Prerequisite: Successful completion of English III.
While maintaining an emphasis on critical reading and thinking, and a reinforcement of the essential skills of grammar, usage, writing, and vocabulary, English IV will now be based on a thematic senior seminar model. This change in curriculum is intended to expose the students to concentrated semester seminar courses with an emphasis on a specific thematic area, thereby granting the students a degree of choice for both subject matter and instructor and introducing them to the type of course selection they will enjoy in college. Courses may rotate from year to year, giving the students a greater variety of content and exposure to faculty, while retaining the focus on core skills.
Modern & Contemporary Drama:
This course offers a survey of canonical and outsider American and European plays. It begins at the turn of the Nineteenth Century with A Doll’s House, by Henrik Ibsen, the father of modern drama, and ends with plays recently performed in New York and London, notably A Doll’s House, Part II, by Lucas Hnath. In addition to reading the texts of plays we will watch live performances and film versions of certain plays. Drama--as the word suggests--brings to life the conflicts and tensions of historical and cultural moments with particularly intense vividness. Our focus in this course will be identifying how each play reveals and questions the social norms and politics of the cultural moment in which it was written. The course will continue to develop the basic English skills of literary analysis, analytical writing, grammar and vocabulary, while also developing students’ awareness of issues particular to drama such as production, set design, casting, and performance.
How are we shaped by the schools we attend? This is the big question at the heart of this course, which offers a survey of modern and contemporary works that explore the insular, fascinating, and sometimes sinister worlds of private schools. School stories as a genre are inevitably interested in the social and moral formation of the students who attend them and often center around life-changing moral decisions. Because they are (almost always) set in bastions of privilege and power, school stories also explore social belonging and rejection, particularly as it relates to class, race, and gender. This course will trace these big questions while continuing to develop the basic English skills of literary analysis, analytical writing, grammar and vocabulary.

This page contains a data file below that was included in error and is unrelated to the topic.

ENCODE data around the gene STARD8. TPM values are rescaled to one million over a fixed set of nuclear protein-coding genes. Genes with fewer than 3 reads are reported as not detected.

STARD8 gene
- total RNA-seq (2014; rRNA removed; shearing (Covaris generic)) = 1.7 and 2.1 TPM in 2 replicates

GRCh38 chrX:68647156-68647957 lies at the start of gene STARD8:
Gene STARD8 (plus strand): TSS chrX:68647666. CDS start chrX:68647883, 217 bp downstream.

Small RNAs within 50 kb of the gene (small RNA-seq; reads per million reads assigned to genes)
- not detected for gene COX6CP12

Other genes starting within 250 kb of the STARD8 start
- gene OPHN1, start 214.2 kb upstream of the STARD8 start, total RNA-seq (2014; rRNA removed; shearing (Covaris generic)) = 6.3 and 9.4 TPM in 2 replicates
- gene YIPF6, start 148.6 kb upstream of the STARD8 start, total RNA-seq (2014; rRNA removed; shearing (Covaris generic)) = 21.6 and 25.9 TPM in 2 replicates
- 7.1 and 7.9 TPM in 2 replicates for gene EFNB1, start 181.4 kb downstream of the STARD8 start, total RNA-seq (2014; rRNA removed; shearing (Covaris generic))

Literature of Los Angeles:
Literature of Los Angeles is offered as a one-semester course. The course covers a variety of forms from Los Angeles’s literary tradition, including novels, poetry, essays, and films. The aim of the course is to use literary representations of Los Angeles not only to make critical readers and writers out of students, but to help students understand the themes that are central to the region in which they live, specifically Los Angeles as a racially mixed melting pot and Los Angeles as a dreamscape that blurs the lines between imagination and reality. In terms of skills, the course integrates the various language arts: critical reading, critical writing, grammar, and vocabulary. Written assignments, which include a research paper, are focused on critical analysis and independent thinking. In addition, usage, punctuation, and vocabulary are reviewed as a support to writing and as a means of helping students with college placement tests.
Literature of the Americas:
Literature of the Americas is offered as a one-semester course. The course will use examples of North American, Latin American, and Caribbean literature to explore the ideas and aesthetics that unify the region and comprise the New World. The course will pay particularly close attention to the Americas’ mixture of indigenous, European, and African cultures, and the course will use the perspective gained from examining this theme in Latin American and Caribbean literature to provide expanded perspective on the United States. In terms of skills, the course integrates the various language arts: critical reading, critical writing, grammar, and vocabulary. Written assignments, which include a research paper, are focused on critical analysis and independent thinking. In addition, usage, punctuation, and vocabulary are reviewed as a support to writing and as a means of helping students with college placement tests.